Having led Ultimate Goal Lacrosse for so long, she knows not only the value of developing kids early, but also for those kids to see their sport on TV.

“It’s all the opportunities that we would have wanted in the WPLL and [Patricof and Soros] having the resources to do it,” she says. “To have our sport, as long as the major impact people in our sport have been trying for years, especially at the collegiate level to get our sport on TV. And to have that now?”

DeJuliis knows that visibility matters. And with Athletes Unlimited games airing on CBS Sports Network and FS1, as well as being streamed on Facebook and YouTube, the sport of women’s lacrosse has never had so much concentrated exposure. 

“What I love about it is that we’re able to be in so many homes across the U.S. Hopefully those people are sports freaks, or just love to watch whatever sport they can on TV, and they’re catching our games.”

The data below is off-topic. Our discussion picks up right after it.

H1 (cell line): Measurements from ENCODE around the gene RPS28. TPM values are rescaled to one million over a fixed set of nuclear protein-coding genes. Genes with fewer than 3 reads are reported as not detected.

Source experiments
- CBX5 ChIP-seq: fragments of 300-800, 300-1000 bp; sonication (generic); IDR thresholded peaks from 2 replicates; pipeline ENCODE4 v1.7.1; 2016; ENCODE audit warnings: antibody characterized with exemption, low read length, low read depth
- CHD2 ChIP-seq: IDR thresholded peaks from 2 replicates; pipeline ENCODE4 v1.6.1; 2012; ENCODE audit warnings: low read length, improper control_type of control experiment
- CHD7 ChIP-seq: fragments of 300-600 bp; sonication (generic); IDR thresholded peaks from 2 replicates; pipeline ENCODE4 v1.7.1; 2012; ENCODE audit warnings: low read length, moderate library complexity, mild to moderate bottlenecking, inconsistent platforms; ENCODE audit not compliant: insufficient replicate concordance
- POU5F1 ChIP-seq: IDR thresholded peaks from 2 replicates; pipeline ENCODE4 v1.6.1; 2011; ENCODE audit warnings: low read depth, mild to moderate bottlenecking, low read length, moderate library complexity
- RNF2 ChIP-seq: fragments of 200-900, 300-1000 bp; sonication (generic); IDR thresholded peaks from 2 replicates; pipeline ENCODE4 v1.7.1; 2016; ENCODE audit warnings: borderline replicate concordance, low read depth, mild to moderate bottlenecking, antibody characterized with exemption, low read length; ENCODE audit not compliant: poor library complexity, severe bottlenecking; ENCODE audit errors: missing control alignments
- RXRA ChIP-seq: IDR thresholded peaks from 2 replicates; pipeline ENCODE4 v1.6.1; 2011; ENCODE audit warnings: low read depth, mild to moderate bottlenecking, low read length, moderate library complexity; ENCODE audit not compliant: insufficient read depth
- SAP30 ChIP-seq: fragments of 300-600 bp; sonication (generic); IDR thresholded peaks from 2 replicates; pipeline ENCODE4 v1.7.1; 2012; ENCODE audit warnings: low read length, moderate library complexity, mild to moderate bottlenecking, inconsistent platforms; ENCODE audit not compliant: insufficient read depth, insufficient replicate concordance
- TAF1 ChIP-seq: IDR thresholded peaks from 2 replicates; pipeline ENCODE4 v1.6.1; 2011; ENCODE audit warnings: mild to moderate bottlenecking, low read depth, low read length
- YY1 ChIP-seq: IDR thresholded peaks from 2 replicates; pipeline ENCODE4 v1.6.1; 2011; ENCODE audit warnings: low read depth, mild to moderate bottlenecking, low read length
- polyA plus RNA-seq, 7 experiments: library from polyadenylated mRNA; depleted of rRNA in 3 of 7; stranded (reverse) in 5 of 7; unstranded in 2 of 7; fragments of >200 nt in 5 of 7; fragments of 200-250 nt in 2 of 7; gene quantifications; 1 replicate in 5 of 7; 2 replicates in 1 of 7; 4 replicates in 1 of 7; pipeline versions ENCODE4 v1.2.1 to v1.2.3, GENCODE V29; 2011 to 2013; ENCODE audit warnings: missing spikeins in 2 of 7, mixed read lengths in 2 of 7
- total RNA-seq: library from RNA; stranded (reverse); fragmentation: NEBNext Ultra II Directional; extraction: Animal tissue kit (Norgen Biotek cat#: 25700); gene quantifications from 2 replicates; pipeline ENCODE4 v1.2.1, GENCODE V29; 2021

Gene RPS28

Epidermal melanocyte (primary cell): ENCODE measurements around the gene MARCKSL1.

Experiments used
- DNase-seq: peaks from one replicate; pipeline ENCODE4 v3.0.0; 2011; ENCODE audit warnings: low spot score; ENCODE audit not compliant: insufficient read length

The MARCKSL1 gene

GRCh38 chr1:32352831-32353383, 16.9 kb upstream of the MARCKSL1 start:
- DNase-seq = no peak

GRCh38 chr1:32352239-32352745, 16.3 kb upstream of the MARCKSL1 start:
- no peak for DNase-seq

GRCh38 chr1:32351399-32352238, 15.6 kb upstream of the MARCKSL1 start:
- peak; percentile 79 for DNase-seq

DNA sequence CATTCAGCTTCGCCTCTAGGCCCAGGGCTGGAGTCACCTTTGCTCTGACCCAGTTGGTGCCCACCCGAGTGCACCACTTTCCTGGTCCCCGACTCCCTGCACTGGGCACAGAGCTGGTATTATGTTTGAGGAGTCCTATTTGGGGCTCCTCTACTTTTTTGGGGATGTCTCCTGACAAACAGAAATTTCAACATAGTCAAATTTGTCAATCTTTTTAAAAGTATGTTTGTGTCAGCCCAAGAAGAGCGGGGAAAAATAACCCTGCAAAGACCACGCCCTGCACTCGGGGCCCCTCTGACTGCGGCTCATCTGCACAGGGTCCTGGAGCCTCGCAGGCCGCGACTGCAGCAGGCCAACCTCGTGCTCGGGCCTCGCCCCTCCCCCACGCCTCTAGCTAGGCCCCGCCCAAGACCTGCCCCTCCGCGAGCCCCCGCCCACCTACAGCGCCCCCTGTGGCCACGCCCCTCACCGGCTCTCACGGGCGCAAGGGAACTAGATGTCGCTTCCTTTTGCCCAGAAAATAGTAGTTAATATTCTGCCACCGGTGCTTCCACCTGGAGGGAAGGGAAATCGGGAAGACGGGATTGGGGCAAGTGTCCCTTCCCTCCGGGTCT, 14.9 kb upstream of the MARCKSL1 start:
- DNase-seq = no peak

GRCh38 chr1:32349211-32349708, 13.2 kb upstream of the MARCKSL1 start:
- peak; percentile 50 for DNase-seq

DeJuliis credits the people within the organization for having the vision and teamwork needed to bring lacrosse to the next level. 

“It takes a team and everybody within the AU community is all in, nobody has egos,” she says. “This is about getting a job done. Everybody is working so hard to make sure that these women have a great experience.”

Part of creating that experience has meant making the game faster. 

The Athletes Unlimited shot clock is 60 seconds, compared to the NCAA’s 90. The field is shorter and skinnier, only 95 yards by 60 yards as compared to the NCAA’s 120 yards by 75 yards. The rosters are also smaller, something that Athletes Unlimited says attracts “complete athletes” who are capable of playing both ends of the field.